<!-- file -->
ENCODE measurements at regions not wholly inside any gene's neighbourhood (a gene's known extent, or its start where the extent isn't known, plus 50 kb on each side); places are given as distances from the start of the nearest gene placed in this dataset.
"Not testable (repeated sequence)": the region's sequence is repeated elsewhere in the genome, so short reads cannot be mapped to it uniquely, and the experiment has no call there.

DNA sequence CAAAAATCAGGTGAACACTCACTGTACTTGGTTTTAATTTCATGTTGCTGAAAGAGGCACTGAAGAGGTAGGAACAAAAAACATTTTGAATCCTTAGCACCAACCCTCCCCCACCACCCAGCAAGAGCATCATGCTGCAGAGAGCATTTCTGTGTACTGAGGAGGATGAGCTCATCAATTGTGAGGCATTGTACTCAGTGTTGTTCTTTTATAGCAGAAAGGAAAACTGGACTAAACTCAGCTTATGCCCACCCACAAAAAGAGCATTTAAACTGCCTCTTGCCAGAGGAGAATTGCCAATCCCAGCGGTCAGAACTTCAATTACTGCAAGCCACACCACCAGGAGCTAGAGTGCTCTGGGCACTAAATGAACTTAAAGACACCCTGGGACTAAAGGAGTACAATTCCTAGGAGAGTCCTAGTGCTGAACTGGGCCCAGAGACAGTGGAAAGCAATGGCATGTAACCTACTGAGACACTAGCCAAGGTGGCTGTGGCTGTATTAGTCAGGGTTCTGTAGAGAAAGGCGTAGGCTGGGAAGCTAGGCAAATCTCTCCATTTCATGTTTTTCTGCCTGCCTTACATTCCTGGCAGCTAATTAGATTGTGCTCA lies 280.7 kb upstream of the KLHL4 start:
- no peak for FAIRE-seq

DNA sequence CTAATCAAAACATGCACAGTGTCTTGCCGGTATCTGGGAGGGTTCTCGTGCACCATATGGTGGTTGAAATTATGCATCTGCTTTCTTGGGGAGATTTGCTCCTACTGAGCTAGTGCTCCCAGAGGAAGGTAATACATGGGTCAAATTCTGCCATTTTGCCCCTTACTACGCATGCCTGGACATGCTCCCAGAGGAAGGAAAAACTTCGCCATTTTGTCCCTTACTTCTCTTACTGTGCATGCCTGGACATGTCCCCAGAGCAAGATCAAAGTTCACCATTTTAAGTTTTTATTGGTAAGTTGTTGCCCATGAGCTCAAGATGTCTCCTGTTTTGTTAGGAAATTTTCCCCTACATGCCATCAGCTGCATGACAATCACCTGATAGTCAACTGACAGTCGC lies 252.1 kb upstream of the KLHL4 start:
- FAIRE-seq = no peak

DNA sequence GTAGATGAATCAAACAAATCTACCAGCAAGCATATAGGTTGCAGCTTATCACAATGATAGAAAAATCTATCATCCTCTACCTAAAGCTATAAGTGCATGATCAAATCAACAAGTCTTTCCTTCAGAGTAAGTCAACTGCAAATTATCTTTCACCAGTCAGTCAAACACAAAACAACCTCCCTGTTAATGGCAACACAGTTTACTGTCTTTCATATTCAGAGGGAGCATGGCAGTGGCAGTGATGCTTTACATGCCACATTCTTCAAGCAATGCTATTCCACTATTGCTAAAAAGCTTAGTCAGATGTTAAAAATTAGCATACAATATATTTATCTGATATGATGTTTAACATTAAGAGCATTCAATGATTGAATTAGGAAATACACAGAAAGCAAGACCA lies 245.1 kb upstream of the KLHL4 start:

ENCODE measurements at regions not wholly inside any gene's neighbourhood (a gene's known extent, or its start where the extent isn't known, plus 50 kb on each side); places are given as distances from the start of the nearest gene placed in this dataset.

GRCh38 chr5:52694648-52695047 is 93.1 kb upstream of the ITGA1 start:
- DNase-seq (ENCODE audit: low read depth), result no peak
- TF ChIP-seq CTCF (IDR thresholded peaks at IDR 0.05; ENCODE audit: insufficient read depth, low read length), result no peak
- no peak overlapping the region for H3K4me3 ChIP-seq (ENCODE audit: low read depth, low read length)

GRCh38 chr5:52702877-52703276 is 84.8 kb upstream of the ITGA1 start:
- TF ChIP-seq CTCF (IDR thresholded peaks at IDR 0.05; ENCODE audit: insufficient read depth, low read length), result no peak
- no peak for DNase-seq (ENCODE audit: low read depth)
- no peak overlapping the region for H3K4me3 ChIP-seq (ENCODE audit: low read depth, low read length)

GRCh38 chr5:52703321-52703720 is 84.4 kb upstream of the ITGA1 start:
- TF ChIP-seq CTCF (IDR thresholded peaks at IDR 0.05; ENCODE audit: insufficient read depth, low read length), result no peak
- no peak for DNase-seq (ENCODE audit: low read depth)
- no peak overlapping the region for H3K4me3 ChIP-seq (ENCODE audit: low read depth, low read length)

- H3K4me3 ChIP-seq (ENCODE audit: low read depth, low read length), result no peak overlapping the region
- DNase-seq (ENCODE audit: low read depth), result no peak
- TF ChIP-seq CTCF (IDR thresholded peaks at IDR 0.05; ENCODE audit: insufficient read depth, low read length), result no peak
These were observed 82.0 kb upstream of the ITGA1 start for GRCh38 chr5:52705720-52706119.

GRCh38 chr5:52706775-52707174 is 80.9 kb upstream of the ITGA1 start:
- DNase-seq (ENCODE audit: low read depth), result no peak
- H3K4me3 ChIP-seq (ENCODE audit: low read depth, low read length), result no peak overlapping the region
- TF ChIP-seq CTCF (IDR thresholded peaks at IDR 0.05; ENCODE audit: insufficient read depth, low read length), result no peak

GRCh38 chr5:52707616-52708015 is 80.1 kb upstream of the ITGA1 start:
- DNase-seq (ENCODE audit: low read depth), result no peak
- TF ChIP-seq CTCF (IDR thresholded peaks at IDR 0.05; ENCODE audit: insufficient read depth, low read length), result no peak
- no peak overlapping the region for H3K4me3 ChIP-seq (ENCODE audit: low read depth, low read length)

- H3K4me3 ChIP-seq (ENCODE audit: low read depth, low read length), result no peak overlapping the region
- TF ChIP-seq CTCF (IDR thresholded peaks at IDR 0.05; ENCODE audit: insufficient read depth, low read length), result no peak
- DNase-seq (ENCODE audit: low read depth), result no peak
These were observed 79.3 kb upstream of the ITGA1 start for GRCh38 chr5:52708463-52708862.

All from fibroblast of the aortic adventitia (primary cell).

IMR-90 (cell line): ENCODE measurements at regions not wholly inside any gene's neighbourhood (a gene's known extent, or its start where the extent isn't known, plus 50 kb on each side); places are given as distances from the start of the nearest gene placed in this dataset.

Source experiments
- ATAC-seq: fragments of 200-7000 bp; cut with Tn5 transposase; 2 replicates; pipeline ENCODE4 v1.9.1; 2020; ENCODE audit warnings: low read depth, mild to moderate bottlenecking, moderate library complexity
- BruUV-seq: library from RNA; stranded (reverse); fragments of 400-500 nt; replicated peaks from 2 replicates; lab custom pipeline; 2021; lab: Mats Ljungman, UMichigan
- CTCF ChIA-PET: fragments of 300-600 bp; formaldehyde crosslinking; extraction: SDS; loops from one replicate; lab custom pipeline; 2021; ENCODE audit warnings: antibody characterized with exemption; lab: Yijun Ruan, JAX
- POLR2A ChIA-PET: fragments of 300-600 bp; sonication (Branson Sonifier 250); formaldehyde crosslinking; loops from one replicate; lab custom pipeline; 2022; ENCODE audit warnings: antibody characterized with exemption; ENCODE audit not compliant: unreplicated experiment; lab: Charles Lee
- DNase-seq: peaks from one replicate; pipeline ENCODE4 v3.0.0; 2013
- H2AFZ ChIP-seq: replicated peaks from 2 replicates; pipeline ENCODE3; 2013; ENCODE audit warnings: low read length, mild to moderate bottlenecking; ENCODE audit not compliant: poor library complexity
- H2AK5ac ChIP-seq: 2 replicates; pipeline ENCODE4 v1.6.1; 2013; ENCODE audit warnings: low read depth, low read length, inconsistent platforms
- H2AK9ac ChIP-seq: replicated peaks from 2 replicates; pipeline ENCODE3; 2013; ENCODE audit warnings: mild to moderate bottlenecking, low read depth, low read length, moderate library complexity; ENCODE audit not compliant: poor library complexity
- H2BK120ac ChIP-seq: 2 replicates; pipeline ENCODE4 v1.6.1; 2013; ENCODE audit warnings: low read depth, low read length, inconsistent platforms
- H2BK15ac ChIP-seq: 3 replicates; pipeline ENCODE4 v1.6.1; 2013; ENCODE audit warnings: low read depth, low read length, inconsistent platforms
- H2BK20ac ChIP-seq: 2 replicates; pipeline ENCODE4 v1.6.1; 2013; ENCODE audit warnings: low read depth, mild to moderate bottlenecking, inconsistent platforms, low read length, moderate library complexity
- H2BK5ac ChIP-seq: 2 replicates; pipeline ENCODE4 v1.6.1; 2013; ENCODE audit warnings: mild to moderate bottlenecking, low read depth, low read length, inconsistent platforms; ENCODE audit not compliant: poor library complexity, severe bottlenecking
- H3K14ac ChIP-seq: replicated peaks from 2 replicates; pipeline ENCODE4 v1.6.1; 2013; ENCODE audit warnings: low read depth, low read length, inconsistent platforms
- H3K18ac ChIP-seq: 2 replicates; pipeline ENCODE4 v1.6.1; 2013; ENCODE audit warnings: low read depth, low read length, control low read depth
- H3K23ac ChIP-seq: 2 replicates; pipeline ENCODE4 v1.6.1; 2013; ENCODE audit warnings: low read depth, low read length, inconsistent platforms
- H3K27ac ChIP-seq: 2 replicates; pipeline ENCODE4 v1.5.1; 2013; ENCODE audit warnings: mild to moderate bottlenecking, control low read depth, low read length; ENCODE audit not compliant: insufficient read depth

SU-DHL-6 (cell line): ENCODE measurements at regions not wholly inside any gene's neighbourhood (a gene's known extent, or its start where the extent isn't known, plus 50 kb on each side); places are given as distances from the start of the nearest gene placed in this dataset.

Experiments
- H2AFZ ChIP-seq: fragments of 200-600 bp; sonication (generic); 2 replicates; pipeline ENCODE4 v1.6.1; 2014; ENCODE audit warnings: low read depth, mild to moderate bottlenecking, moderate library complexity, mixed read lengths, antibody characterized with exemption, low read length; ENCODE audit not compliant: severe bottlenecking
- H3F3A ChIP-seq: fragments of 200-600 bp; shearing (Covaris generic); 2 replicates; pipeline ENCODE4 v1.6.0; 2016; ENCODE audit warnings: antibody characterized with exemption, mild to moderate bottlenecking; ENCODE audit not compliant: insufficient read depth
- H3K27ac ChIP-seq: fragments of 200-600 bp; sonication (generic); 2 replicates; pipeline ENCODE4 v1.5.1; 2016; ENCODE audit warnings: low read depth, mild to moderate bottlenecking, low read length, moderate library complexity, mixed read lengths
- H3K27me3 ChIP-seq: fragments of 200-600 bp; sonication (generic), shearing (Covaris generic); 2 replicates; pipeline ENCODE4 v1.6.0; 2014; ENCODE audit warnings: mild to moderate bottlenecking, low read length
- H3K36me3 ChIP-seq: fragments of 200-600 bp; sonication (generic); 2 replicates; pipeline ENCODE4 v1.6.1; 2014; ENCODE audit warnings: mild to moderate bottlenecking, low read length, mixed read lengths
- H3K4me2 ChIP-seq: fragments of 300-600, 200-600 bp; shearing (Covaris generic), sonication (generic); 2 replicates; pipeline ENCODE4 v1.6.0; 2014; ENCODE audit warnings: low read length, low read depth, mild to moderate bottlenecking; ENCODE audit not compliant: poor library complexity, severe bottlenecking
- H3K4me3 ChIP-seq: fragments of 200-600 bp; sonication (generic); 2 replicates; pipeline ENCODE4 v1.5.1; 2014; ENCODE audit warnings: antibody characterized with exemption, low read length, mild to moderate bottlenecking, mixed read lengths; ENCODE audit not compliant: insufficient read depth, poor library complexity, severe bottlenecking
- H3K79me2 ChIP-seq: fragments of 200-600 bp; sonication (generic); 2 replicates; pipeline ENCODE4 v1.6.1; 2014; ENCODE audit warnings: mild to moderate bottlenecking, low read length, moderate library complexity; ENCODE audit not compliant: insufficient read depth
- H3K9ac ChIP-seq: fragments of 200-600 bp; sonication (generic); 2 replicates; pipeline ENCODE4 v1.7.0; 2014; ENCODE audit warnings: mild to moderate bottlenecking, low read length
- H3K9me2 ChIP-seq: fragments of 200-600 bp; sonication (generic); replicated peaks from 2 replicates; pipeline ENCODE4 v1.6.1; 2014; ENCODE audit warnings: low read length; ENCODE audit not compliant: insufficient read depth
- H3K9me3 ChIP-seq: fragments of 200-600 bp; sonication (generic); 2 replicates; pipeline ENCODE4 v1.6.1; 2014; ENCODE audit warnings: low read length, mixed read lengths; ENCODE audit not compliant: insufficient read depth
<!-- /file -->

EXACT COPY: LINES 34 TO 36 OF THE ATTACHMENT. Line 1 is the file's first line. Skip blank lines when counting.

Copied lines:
- TF ChIP-seq CTCF (IDR thresholded peaks at IDR 0.05; ENCODE audit: insufficient read depth, low read length), result no peak
- DNase-seq (ENCODE audit: low read depth), result no peak
These were observed 79.3 kb upstream of the ITGA1 start for GRCh38 chr5:52708463-52708862.